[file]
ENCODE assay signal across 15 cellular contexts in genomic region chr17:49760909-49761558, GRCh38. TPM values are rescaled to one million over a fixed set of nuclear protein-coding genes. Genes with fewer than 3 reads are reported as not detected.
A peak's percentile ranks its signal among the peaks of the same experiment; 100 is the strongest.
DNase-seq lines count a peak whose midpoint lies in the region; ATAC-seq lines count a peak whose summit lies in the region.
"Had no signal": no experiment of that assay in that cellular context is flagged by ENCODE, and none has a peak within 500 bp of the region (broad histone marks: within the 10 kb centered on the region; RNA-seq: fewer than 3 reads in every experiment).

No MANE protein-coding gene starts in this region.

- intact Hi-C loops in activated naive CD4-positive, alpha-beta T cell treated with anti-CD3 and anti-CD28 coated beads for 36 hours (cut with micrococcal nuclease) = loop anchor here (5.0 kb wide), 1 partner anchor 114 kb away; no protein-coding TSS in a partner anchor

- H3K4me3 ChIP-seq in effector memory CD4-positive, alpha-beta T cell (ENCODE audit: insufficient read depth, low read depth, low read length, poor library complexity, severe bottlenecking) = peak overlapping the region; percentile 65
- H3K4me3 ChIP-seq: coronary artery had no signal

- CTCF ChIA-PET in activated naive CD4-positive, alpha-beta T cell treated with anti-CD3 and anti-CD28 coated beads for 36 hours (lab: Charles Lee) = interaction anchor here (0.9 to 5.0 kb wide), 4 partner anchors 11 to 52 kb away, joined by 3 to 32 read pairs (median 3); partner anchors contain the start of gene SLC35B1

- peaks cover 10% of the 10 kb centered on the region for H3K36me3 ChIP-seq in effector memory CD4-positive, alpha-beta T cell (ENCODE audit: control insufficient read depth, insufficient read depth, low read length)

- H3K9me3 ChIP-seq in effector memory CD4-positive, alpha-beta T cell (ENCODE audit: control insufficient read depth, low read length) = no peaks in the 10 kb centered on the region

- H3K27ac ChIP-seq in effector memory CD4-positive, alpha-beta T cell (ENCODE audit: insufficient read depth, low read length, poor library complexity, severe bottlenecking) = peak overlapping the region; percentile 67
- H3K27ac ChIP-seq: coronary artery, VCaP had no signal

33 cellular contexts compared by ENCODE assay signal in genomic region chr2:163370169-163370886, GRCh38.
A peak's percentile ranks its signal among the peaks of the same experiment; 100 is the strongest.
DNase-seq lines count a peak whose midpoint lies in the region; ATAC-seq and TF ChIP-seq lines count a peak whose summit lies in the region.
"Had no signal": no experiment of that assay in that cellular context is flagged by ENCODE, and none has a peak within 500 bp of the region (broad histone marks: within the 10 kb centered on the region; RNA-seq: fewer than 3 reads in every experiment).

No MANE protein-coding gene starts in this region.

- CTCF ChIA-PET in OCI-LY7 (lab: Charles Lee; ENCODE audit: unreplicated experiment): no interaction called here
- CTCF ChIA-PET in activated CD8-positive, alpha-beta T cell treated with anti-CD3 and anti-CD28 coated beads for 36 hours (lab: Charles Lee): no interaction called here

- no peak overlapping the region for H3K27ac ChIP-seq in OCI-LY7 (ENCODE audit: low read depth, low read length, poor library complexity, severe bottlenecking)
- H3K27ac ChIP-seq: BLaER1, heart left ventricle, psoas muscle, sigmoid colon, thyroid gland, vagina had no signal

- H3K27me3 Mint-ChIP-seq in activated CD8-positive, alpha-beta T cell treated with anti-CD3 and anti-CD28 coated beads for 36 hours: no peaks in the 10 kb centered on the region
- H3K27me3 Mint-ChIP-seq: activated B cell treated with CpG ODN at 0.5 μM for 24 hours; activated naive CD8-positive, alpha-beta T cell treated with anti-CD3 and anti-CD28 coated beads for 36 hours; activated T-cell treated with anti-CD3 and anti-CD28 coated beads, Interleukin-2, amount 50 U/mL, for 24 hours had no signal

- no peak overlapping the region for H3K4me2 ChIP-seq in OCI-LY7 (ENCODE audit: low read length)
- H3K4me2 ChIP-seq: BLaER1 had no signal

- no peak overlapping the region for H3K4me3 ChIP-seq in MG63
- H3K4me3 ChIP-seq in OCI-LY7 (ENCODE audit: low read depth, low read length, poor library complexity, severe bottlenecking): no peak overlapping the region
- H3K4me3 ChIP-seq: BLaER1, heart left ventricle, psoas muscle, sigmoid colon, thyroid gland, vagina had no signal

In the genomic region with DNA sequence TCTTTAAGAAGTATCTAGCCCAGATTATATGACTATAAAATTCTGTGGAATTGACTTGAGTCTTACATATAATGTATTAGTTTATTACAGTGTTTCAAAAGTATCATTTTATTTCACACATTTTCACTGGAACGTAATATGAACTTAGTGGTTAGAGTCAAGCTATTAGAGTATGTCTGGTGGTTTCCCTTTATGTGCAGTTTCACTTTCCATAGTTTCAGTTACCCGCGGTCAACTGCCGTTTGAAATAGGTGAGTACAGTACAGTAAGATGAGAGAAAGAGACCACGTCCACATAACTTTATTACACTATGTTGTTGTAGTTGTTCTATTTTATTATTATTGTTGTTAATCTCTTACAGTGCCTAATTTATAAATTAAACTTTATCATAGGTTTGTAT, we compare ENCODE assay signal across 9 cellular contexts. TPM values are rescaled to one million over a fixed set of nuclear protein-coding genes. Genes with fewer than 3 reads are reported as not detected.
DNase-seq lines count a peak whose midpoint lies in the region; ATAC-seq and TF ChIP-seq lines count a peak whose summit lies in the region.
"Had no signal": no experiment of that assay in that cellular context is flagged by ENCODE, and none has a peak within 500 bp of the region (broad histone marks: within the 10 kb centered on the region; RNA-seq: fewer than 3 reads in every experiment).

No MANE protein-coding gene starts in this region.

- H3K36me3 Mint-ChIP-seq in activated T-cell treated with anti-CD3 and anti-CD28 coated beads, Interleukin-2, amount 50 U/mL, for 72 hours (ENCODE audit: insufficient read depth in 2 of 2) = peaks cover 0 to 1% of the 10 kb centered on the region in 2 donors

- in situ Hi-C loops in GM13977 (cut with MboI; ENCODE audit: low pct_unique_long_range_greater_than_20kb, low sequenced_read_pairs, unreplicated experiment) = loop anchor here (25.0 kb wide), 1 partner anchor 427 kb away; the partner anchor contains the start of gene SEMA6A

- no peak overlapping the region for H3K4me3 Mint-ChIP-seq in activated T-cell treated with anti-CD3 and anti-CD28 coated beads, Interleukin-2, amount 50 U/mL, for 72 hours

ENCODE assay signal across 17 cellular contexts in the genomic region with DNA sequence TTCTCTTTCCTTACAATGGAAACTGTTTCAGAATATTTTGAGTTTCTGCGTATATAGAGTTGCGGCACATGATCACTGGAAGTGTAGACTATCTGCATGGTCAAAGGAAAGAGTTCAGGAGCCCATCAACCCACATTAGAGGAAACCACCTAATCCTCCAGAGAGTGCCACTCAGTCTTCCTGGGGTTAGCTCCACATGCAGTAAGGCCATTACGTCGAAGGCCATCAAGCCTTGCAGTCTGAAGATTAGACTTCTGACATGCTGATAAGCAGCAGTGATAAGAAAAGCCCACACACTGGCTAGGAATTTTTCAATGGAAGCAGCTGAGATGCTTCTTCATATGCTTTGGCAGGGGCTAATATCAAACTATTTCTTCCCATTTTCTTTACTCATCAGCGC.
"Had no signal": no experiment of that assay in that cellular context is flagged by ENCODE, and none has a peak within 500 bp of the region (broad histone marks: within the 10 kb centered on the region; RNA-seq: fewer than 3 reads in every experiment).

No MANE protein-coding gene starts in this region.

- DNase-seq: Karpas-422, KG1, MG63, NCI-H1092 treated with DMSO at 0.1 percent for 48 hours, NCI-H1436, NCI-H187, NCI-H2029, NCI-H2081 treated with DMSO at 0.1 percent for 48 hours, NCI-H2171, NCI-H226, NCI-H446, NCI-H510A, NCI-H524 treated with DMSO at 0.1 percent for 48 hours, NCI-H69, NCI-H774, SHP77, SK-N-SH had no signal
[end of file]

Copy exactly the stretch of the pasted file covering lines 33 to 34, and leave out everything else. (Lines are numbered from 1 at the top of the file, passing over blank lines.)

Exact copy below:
No MANE protein-coding gene starts in this region.

- H3K36me3 Mint-ChIP-seq in activated T-cell treated with anti-CD3 and anti-CD28 coated beads, Interleukin-2, amount 50 U/mL, for 72 hours (ENCODE audit: insufficient read depth in 2 of 2) = peaks cover 0 to 1% of the 10 kb centered on the region in 2 donors